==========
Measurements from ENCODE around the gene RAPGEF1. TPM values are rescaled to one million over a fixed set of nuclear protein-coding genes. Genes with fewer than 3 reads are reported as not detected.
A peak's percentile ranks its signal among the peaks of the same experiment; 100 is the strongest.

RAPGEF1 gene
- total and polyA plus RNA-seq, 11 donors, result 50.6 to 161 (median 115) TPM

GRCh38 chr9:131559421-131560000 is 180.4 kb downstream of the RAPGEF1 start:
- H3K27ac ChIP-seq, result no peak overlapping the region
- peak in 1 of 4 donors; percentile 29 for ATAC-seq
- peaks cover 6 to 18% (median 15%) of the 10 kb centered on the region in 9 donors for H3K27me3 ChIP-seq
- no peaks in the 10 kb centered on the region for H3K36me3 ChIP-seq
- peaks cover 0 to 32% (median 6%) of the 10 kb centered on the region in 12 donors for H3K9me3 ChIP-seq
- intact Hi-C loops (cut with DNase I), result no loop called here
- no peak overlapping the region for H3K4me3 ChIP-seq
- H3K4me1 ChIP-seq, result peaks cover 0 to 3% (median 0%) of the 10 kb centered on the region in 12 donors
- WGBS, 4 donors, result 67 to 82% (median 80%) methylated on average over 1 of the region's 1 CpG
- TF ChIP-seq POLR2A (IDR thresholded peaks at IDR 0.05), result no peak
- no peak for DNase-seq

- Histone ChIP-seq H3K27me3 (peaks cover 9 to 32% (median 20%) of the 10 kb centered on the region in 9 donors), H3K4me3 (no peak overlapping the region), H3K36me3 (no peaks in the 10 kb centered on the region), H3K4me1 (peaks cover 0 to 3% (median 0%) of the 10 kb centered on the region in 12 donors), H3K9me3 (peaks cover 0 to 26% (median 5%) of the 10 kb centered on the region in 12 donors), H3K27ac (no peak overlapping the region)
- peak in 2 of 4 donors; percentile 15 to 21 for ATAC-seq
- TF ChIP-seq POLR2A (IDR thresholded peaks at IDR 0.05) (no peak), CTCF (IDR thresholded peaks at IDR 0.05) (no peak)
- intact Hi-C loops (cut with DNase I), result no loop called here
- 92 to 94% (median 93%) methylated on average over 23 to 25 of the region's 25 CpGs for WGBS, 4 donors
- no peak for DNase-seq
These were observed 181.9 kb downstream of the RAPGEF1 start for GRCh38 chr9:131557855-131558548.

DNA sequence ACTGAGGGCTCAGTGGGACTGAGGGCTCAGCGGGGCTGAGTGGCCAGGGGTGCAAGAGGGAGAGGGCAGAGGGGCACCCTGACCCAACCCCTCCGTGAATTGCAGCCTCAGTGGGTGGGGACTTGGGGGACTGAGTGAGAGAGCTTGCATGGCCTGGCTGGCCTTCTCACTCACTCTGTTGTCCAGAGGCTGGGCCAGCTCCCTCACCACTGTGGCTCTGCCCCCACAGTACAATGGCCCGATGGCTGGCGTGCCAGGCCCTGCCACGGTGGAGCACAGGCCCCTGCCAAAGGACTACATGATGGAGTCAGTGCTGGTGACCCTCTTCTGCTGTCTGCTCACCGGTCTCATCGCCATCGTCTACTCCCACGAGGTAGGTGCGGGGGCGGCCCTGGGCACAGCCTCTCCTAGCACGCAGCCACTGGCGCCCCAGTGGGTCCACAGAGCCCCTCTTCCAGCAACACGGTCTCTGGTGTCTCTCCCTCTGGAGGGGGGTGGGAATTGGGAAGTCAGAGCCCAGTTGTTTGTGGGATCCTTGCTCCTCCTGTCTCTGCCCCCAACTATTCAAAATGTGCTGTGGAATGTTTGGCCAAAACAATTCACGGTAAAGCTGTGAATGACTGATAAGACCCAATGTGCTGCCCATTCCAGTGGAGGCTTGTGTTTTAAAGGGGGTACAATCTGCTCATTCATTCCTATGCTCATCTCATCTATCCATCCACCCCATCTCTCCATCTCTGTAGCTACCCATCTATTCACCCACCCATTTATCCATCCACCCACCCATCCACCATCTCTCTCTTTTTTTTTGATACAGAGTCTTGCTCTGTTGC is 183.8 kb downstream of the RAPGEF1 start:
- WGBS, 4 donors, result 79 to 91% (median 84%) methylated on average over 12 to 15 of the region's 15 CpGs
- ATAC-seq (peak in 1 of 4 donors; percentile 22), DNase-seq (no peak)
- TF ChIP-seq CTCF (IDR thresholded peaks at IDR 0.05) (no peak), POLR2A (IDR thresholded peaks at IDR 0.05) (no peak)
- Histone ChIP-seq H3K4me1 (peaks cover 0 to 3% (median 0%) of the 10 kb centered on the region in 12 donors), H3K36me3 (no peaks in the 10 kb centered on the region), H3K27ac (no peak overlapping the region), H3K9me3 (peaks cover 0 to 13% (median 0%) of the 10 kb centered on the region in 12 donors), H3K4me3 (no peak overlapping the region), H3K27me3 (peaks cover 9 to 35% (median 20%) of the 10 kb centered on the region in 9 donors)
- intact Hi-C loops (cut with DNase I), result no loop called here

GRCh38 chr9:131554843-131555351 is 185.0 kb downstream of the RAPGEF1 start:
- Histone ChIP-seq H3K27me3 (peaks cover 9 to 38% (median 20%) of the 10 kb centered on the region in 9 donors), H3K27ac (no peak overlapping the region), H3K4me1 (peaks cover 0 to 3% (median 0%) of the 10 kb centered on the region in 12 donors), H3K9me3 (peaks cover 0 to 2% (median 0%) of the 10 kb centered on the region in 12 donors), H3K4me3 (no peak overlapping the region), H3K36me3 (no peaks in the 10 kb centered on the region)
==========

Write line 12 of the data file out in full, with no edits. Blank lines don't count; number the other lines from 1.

- no peak overlapping the region for H3K4me3 ChIP-seq